*Will start the year on the IL

The New York Mets starting rotation took an early blow when Kodai Senga had to stop his throwing program early in spring with a balky shoulder. The prognosis was not too bad, a posterior capsule strain, which required rest and a PRP injection.

Senga is expected to make a full recovery, and in the words of President of Baseball Operations David Stearns, “make a lot of starts” for the Mets this season. The only issue is that camp is about to break next week and Senga has not resumed throwing.

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Assuming Senga can begin to ramp up around Opening Day, the earliest we can expect him back in the Mets rotation is in the middle of May, with a more likely timetable potentially being early June.

In the meantime, the Mets are left with Jose Quintana and Luis Severino to headline their rotation, with the veteran Quintana being awarded the honor of starting on Opening Day.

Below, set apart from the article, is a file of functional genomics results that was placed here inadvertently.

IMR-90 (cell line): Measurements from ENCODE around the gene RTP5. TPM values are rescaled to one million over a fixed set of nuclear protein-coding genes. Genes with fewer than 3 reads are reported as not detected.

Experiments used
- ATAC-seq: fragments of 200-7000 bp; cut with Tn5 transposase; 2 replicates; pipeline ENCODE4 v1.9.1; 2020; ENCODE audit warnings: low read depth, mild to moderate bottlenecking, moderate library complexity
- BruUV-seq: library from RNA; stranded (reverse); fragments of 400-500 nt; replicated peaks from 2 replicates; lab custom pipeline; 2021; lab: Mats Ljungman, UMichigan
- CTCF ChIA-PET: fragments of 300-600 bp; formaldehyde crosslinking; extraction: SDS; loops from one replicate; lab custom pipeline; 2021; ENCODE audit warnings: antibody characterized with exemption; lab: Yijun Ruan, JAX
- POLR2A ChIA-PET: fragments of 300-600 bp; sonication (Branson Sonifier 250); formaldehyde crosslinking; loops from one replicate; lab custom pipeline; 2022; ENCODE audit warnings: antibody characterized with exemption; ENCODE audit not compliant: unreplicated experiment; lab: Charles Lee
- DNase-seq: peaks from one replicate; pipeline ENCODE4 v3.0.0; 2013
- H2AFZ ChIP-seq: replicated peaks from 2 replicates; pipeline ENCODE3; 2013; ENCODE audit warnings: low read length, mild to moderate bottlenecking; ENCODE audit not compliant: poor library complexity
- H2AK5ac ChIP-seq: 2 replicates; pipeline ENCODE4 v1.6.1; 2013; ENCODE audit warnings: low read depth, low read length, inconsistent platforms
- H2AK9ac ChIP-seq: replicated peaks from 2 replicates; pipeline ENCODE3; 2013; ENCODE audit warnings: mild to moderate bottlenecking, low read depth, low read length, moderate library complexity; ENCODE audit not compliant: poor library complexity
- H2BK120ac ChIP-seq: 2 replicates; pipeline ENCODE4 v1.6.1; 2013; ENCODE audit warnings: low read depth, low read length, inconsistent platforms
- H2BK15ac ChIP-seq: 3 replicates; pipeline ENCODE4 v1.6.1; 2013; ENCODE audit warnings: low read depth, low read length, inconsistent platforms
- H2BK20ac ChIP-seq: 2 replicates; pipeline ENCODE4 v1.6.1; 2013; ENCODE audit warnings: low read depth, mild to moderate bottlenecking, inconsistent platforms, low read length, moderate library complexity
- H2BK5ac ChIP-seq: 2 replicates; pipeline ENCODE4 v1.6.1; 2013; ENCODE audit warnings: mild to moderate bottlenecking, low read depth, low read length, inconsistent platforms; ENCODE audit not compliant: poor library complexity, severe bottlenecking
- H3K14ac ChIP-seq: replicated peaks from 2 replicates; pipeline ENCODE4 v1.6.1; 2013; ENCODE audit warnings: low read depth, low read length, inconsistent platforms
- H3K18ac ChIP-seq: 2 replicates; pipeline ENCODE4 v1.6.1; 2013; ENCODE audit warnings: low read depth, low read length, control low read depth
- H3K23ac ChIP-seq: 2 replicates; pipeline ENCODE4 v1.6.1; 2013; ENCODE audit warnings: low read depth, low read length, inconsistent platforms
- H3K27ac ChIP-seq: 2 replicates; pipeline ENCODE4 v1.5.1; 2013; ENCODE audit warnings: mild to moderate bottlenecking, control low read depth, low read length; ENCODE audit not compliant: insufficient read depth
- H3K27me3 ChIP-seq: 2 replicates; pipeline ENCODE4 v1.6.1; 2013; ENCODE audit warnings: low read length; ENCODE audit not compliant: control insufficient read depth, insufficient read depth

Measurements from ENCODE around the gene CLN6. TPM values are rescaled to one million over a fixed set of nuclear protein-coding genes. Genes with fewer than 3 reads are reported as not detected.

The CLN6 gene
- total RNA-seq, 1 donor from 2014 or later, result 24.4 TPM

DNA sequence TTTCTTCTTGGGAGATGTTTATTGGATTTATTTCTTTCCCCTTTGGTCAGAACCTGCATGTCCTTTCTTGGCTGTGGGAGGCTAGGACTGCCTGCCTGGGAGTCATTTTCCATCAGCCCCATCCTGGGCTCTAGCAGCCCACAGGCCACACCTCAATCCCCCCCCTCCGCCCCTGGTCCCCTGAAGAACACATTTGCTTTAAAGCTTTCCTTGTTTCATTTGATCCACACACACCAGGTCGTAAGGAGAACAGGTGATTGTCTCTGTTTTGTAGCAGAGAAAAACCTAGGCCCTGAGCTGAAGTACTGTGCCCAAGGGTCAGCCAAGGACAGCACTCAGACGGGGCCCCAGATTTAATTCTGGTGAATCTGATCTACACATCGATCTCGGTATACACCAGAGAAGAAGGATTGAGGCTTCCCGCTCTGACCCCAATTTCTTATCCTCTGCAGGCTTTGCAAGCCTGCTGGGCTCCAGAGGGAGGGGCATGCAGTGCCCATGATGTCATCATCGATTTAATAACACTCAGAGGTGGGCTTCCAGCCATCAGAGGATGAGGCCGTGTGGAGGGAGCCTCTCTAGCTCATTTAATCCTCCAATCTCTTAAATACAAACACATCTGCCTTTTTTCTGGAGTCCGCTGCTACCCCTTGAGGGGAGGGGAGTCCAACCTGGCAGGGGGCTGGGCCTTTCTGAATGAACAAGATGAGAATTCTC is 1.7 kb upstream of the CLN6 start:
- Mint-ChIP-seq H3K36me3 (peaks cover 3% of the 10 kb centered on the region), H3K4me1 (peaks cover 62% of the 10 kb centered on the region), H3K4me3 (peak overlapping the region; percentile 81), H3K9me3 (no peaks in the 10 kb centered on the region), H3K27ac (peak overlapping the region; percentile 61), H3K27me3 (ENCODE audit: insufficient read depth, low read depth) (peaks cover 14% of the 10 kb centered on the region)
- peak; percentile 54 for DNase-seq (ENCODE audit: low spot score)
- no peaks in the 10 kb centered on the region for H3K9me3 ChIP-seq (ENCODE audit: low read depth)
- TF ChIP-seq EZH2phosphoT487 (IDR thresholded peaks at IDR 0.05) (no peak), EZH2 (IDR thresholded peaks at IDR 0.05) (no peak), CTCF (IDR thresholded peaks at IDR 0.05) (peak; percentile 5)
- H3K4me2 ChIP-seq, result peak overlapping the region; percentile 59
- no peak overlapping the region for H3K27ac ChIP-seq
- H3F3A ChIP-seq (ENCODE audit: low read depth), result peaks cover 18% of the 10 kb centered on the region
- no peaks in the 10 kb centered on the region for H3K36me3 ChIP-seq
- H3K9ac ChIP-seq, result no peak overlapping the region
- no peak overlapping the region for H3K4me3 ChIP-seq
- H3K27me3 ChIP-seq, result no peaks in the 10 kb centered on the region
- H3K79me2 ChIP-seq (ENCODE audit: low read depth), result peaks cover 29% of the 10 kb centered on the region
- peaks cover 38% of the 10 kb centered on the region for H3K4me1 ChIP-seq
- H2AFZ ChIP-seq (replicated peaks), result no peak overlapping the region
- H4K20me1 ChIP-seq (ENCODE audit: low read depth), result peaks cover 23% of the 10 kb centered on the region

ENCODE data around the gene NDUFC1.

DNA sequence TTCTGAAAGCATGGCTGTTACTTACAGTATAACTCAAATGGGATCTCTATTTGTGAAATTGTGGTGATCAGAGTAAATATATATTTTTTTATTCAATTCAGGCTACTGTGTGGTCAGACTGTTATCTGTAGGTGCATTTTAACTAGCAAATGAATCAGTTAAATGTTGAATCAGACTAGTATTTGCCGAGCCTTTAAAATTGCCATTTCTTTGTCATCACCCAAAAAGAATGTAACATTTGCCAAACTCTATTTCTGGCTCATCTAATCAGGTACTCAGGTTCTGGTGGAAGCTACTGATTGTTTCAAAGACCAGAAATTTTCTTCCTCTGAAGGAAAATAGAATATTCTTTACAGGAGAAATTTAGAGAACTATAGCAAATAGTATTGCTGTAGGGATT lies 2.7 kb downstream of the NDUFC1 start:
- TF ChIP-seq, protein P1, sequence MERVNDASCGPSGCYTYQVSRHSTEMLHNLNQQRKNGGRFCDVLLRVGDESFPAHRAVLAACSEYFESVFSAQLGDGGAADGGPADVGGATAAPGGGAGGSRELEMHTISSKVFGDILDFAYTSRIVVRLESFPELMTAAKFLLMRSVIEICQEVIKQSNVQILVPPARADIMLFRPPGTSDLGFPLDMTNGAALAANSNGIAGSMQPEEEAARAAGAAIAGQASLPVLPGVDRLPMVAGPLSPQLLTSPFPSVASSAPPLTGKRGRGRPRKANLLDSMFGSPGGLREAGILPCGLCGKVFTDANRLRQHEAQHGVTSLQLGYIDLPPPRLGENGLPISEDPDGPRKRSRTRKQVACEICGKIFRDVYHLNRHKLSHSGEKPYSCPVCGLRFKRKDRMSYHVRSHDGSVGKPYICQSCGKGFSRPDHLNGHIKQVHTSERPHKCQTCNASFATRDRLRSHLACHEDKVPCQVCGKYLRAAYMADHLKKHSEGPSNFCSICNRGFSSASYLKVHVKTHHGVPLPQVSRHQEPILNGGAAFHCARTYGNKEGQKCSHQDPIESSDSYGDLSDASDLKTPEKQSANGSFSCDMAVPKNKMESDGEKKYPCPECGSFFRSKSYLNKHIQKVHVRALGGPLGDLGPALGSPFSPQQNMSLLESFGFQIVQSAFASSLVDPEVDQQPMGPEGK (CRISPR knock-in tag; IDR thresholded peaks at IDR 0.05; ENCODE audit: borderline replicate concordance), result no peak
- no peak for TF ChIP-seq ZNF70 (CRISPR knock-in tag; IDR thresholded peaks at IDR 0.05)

Last year, it was Quintana who was held back from throwing in spring training as he dealt with a rib injury that required surgery. The left-hander did not return to the Mets until the middle of July, only a few weeks before New York would deal their two aces at the deadline.

Quintana fared well pitching for a Mets team that was completely out of the race in the second half. He made 13 starts and pitched to a 3.57 ERA in 75 2/3 innings. If the Mets can get that level of consistency over a full season, they will take it from their 35-year-old de-facto ace.

On the other hand, Severino is the real upside arm to watch in the Mets rotation, but one that comes with plenty of risk. Last year was a disaster with the Yankees (6.65 ERA), which is why he was forced to sign a one-year, prove-it deal with the Mets.